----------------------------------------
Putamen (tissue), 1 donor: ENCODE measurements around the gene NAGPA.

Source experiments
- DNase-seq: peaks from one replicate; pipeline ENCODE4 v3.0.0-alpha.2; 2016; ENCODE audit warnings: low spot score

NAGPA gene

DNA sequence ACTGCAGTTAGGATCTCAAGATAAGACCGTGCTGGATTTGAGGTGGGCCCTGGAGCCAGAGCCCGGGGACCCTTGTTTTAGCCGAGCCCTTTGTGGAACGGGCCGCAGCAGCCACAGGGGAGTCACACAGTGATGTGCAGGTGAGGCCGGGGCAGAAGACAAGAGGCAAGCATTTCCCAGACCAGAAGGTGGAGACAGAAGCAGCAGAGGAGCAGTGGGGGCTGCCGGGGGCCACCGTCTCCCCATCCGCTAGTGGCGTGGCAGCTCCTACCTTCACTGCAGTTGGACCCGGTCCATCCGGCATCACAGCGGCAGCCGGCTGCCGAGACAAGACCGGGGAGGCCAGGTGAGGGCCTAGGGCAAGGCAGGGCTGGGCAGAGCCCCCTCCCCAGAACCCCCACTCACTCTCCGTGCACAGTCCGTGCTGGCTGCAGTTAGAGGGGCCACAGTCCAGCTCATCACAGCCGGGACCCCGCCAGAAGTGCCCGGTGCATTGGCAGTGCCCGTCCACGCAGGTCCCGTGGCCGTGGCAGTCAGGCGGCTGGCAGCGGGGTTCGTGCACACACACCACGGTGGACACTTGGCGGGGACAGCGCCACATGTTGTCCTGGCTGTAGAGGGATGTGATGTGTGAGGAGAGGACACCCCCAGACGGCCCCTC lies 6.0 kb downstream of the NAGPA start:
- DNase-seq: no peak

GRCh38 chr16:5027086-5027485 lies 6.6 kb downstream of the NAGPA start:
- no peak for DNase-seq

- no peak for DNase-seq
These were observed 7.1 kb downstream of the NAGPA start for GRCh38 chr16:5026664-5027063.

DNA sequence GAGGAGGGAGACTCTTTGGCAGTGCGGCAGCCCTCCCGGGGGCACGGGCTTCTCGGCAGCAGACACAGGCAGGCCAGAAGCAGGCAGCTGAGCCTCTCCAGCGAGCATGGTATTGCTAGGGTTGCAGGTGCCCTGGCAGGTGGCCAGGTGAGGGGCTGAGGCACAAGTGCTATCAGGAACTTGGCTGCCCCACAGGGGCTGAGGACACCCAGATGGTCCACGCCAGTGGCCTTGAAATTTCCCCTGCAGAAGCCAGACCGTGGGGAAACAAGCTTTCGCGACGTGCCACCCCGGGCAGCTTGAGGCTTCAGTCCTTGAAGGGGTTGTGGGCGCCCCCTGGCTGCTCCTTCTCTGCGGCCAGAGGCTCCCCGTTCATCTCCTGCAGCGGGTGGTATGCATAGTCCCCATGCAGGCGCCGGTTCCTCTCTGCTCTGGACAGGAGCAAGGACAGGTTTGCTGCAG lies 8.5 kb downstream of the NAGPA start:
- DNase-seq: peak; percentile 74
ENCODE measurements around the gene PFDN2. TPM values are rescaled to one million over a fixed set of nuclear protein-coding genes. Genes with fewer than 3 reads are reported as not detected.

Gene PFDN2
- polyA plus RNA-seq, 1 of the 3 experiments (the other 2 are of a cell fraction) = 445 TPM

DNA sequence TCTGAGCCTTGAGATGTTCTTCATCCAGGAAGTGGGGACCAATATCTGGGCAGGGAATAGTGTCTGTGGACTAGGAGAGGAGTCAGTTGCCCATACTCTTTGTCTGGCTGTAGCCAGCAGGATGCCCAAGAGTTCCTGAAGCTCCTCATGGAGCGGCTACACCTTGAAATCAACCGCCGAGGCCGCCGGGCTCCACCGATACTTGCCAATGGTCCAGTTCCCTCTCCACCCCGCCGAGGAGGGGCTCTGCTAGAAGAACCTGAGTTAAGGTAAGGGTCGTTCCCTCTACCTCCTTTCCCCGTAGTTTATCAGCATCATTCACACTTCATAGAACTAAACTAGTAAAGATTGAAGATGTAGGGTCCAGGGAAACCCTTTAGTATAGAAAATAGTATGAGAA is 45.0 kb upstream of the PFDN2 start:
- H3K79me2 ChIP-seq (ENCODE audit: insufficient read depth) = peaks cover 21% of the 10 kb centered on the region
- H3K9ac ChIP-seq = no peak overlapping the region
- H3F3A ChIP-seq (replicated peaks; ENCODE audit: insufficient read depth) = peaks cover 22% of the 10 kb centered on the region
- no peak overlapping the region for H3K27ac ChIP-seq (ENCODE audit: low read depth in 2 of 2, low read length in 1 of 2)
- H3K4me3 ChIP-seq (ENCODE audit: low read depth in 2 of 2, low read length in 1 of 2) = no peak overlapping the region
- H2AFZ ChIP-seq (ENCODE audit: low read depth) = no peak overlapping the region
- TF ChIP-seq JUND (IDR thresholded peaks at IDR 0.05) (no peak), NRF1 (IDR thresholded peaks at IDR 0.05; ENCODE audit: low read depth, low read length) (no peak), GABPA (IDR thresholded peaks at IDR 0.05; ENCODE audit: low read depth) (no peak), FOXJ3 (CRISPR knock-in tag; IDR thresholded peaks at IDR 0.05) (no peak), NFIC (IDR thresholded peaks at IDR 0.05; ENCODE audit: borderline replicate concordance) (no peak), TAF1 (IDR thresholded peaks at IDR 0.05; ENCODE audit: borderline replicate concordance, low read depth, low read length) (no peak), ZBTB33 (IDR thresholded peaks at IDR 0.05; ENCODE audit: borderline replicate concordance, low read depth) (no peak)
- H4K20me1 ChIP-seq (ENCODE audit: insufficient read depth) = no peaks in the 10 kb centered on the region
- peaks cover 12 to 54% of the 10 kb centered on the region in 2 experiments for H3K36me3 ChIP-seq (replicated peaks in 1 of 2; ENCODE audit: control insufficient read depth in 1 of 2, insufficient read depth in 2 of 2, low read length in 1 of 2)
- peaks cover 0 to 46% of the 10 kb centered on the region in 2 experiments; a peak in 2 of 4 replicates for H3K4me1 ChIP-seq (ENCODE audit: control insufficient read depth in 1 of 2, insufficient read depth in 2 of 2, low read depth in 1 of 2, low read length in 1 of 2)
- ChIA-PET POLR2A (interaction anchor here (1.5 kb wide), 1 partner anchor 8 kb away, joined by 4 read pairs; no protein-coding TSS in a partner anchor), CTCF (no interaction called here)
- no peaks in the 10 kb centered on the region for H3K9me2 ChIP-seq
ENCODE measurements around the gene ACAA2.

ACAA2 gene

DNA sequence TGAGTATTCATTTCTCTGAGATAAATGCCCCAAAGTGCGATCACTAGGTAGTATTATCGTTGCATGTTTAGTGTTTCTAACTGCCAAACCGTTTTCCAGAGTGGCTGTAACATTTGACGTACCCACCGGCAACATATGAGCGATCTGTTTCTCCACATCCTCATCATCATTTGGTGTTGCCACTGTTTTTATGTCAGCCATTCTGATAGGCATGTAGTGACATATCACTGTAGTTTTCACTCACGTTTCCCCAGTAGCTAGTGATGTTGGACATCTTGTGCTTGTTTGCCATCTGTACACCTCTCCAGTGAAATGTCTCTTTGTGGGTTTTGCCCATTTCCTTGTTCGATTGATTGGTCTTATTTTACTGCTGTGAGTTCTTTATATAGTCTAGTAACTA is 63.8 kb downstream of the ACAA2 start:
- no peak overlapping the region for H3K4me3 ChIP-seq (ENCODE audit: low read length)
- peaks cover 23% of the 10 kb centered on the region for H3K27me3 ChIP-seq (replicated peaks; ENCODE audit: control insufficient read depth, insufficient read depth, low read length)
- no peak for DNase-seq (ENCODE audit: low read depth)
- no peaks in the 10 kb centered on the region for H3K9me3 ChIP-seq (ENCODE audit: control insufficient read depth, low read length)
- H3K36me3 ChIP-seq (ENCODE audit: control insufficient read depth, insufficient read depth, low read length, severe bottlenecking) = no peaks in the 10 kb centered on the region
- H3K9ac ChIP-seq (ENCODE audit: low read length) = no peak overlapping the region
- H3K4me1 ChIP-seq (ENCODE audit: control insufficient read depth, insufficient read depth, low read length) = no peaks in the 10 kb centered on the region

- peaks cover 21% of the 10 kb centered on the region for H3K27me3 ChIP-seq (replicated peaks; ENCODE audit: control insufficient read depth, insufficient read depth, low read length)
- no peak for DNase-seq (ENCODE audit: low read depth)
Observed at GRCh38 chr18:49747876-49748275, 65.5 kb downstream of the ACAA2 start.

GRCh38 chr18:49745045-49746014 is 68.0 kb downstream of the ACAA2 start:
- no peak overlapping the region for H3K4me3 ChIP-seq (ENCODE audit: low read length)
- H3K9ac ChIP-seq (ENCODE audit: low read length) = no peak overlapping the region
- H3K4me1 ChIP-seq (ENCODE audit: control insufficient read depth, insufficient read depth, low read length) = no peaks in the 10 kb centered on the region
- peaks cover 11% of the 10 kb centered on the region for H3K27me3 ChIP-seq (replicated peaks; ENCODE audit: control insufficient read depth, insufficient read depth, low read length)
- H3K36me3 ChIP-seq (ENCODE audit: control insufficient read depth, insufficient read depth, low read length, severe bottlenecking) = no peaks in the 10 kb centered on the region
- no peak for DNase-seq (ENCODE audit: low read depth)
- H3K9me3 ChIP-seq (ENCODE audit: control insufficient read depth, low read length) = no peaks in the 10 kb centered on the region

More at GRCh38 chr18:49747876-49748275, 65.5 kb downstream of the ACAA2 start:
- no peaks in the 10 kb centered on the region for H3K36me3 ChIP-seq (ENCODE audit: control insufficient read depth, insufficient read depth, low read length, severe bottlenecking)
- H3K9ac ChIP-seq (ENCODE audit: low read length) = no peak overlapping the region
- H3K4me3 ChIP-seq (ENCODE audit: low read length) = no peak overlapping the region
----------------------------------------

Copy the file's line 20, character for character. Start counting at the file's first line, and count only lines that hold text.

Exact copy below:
- no peak overlapping the region for H3K27ac ChIP-seq (ENCODE audit: low read depth in 2 of 2, low read length in 1 of 2)